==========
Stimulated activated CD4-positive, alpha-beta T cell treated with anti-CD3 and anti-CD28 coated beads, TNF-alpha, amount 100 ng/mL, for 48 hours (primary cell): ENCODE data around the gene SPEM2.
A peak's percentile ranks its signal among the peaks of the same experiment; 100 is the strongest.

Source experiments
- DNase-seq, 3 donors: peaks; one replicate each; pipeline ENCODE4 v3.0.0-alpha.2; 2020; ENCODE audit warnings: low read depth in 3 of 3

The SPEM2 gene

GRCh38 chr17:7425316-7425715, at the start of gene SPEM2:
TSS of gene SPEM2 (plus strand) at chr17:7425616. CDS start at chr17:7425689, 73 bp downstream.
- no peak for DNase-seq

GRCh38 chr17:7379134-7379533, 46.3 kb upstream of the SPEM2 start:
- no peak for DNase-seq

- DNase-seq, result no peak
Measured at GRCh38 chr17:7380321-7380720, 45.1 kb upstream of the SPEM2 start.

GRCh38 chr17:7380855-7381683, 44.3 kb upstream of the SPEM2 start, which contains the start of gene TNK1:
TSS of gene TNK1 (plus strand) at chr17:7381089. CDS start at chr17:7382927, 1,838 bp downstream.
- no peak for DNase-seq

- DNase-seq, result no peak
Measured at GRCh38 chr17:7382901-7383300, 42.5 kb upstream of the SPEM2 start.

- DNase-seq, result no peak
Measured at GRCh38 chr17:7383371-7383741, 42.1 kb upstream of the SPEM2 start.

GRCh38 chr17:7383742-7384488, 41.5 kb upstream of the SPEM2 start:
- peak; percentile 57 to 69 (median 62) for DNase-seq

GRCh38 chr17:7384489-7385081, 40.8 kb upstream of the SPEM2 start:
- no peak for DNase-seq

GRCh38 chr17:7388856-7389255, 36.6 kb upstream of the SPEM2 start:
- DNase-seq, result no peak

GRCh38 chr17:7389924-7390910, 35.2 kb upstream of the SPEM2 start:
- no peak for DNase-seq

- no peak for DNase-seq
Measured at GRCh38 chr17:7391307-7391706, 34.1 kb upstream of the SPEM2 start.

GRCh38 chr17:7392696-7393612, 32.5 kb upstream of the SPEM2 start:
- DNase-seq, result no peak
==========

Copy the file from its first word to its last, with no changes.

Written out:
Stimulated activated CD4-positive, alpha-beta T cell treated with anti-CD3 and anti-CD28 coated beads, TNF-alpha, amount 100 ng/mL, for 48 hours (primary cell): ENCODE data around the gene SPEM2.
A peak's percentile ranks its signal among the peaks of the same experiment; 100 is the strongest.

Source experiments
- DNase-seq, 3 donors: peaks; one replicate each; pipeline ENCODE4 v3.0.0-alpha.2; 2020; ENCODE audit warnings: low read depth in 3 of 3

The SPEM2 gene

GRCh38 chr17:7425316-7425715, at the start of gene SPEM2:
TSS of gene SPEM2 (plus strand) at chr17:7425616. CDS start at chr17:7425689, 73 bp downstream.
- no peak for DNase-seq

GRCh38 chr17:7379134-7379533, 46.3 kb upstream of the SPEM2 start:
- no peak for DNase-seq

- DNase-seq, result no peak
Measured at GRCh38 chr17:7380321-7380720, 45.1 kb upstream of the SPEM2 start.

GRCh38 chr17:7380855-7381683, 44.3 kb upstream of the SPEM2 start, which contains the start of gene TNK1:
TSS of gene TNK1 (plus strand) at chr17:7381089. CDS start at chr17:7382927, 1,838 bp downstream.
- no peak for DNase-seq

- DNase-seq, result no peak
Measured at GRCh38 chr17:7382901-7383300, 42.5 kb upstream of the SPEM2 start.

- DNase-seq, result no peak
Measured at GRCh38 chr17:7383371-7383741, 42.1 kb upstream of the SPEM2 start.

GRCh38 chr17:7383742-7384488, 41.5 kb upstream of the SPEM2 start:
- peak; percentile 57 to 69 (median 62) for DNase-seq

GRCh38 chr17:7384489-7385081, 40.8 kb upstream of the SPEM2 start:
- no peak for DNase-seq

GRCh38 chr17:7388856-7389255, 36.6 kb upstream of the SPEM2 start:
- DNase-seq, result no peak

GRCh38 chr17:7389924-7390910, 35.2 kb upstream of the SPEM2 start:
- no peak for DNase-seq

- no peak for DNase-seq
Measured at GRCh38 chr17:7391307-7391706, 34.1 kb upstream of the SPEM2 start.

GRCh38 chr17:7392696-7393612, 32.5 kb upstream of the SPEM2 start:
- DNase-seq, result no peak